(image via msnbc)
In the past week we have become students of nuclear science. We follow several websites and several people on Twitter. All of these sources are news & governmental organizations along with a few trusted expats.
If you follow any happenings on Twitter these folks keep us well informed with legit info (and a big thank you to their fingers who haven't stopped since 2:46PM on March 11):
On Wednesday night Brandon I made the decision to fly out to Okinawa and stay with one of our best friends Stephanie. You may remember her from our last trip to Tokyo? The basis of this decision was to remove ourselves and the baby away from the stress and uncertainty of the situation and return home Monday after a few days of R&R. Upon arrival in Okinawa we started receiving messages and phone calls informing us that the base where we work had begun voluntary evacuations. It is important to know that radiation levels in Yokosuka are still very normal but base officials wanted to be very sure they were offering their employees every possible way to feel safe. With the situation in Fukushima making minimal progress the only way to get this peace of mind was to authorize this voluntary evacuation.
Thankfully we had departed 12 hours before and although Haneda Airport was very crowded we sailed through with out any major delays.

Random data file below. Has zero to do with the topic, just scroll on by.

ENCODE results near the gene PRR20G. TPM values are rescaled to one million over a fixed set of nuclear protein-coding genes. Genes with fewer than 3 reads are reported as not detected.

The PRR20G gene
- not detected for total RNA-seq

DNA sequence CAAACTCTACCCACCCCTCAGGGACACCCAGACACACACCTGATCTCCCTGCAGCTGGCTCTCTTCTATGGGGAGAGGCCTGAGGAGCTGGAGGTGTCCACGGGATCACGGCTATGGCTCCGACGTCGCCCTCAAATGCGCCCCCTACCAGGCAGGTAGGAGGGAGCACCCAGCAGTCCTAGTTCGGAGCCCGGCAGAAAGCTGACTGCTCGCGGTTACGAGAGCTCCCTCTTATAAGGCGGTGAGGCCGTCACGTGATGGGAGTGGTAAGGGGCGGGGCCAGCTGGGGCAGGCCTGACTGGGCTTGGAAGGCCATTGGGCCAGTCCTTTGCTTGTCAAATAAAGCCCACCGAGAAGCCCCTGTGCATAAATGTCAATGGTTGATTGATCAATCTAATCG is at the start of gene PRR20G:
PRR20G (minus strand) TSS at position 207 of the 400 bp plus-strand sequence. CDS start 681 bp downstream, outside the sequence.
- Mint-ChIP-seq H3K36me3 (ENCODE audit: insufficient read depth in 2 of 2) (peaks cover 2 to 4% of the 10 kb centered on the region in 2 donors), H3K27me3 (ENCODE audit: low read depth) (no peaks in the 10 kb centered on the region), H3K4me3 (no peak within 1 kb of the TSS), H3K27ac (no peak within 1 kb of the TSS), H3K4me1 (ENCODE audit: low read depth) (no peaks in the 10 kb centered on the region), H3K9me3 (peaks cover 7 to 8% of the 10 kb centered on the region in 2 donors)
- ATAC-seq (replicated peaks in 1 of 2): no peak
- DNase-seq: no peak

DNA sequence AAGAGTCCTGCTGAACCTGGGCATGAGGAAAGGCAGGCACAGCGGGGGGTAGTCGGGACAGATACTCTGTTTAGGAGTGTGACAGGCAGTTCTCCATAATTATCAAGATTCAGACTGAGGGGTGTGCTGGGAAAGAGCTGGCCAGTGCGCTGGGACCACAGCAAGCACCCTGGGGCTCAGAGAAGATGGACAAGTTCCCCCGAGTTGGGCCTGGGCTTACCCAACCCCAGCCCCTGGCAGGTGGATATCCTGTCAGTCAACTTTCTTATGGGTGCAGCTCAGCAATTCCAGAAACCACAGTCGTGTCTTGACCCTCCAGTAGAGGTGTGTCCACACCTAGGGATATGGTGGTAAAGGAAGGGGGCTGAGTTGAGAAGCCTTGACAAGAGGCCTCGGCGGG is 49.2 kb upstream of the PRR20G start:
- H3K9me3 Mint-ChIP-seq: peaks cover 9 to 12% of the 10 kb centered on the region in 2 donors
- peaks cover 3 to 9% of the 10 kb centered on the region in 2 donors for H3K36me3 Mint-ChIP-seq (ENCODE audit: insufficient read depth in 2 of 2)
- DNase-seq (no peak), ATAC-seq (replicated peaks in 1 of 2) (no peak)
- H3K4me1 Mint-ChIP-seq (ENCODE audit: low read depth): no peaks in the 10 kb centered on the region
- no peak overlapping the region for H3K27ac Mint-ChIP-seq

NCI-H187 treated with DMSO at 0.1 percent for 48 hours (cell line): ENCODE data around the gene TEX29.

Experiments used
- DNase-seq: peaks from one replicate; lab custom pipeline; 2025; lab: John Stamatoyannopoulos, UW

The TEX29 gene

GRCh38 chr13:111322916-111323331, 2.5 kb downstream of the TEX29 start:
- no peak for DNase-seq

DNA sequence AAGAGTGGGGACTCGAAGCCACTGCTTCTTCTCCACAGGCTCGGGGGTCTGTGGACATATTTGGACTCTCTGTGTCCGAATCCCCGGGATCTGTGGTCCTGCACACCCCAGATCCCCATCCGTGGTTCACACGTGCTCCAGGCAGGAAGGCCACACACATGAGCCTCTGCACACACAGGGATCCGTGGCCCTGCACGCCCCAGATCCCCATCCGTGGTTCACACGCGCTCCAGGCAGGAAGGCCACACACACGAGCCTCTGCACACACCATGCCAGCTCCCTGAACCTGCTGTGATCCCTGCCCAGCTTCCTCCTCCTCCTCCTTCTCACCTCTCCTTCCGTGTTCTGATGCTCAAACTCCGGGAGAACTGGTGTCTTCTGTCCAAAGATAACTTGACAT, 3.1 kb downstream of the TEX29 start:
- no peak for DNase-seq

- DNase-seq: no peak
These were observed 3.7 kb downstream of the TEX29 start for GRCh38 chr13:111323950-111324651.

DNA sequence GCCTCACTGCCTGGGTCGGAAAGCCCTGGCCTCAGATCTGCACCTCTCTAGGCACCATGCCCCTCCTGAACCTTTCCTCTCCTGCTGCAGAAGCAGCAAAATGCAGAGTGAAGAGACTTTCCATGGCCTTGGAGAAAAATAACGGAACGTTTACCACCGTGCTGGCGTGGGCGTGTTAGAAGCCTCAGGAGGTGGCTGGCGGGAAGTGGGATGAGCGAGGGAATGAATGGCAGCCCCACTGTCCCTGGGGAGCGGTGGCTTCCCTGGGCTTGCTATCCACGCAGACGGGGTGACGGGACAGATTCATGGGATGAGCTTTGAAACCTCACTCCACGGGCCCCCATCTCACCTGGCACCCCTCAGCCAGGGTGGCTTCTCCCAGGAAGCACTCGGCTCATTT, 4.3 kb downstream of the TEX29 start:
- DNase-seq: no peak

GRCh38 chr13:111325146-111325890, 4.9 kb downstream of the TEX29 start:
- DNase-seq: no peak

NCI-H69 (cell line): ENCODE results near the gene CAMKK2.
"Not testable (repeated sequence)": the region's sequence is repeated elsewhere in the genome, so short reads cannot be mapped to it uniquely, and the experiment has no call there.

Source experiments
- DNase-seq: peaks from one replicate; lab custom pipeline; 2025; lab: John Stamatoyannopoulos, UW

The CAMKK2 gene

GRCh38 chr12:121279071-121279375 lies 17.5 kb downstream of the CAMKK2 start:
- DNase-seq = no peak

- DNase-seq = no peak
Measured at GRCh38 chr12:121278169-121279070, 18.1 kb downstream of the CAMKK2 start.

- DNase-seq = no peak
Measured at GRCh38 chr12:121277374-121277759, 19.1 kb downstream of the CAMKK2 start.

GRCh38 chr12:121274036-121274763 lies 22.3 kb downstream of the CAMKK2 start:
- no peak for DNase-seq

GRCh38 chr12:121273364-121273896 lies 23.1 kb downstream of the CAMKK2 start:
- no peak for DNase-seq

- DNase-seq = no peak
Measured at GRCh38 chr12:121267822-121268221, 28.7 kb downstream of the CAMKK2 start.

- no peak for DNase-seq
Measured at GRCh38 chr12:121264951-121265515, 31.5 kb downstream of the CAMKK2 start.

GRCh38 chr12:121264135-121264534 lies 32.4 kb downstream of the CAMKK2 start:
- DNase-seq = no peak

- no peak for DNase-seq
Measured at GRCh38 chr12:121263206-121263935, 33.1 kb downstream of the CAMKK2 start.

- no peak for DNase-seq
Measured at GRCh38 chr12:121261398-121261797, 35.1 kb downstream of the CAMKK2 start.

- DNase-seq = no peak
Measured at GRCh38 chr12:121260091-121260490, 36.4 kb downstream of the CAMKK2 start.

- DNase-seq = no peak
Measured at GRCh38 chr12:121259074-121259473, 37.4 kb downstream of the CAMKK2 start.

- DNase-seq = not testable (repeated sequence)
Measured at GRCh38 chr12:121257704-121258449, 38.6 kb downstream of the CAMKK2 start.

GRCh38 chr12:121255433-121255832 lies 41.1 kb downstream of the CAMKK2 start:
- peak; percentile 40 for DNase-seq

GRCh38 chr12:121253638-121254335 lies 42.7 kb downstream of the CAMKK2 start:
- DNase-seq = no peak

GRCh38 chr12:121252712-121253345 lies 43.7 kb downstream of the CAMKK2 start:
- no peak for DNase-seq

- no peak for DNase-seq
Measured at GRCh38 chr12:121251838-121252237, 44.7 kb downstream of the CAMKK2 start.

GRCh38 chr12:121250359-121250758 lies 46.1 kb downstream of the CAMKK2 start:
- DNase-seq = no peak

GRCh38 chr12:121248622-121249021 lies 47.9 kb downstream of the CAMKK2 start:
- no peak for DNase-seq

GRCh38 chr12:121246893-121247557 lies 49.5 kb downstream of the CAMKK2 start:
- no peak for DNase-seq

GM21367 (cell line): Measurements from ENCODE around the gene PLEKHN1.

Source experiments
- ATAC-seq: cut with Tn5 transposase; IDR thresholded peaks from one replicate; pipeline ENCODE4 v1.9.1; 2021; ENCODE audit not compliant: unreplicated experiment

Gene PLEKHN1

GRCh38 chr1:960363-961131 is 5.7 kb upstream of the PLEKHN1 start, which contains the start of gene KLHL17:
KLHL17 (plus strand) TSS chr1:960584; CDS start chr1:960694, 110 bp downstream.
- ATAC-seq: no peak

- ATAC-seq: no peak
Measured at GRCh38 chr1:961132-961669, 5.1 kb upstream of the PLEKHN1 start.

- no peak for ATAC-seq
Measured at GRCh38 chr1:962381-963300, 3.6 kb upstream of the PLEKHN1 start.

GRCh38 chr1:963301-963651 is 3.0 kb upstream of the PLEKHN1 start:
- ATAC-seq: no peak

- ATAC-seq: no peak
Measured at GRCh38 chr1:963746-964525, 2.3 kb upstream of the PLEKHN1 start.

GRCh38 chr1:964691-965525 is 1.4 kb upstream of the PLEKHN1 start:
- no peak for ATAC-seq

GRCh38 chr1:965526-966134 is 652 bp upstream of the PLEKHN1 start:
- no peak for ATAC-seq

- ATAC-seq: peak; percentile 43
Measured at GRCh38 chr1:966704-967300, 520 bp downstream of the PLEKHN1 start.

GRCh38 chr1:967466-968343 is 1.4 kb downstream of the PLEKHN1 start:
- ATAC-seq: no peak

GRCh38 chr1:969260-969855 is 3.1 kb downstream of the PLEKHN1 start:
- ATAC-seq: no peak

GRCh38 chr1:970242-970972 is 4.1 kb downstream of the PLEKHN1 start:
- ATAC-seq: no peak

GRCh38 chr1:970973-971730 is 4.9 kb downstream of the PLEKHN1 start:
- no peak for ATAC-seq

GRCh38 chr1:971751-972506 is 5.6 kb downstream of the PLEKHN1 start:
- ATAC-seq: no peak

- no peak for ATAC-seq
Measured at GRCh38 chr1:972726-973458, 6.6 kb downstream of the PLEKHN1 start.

So, what now? We will stay in Okinawa until further notice. Being the planner I am this is very hard. It's a real test in patience to not know what your next move will be. This is different than spontaneity. You can go on vacation and be spontaneous, because you know the day you leave. However, now we are living on edge in a different way. While we are safe and over 1,000 miles away from Fukushima we don't know when our time here will end. A week? Two weeks? God forbid, a month? Did I ever mention we left produce in our fridge?
There are many things on our mind but we are so thankful as we watch survival stories on the news. This is nothing compared to the events that are still unfolding in the areas most effected by the quake.
Thank you to all of our family and friends for your concern and constant communication. Thank you to technologies such as Twitter, Skype & Facebook for allowing us to keep that constant communication. Thank you to our employer's for providing us the resources to leave Yokosuka in the fast manner that we did.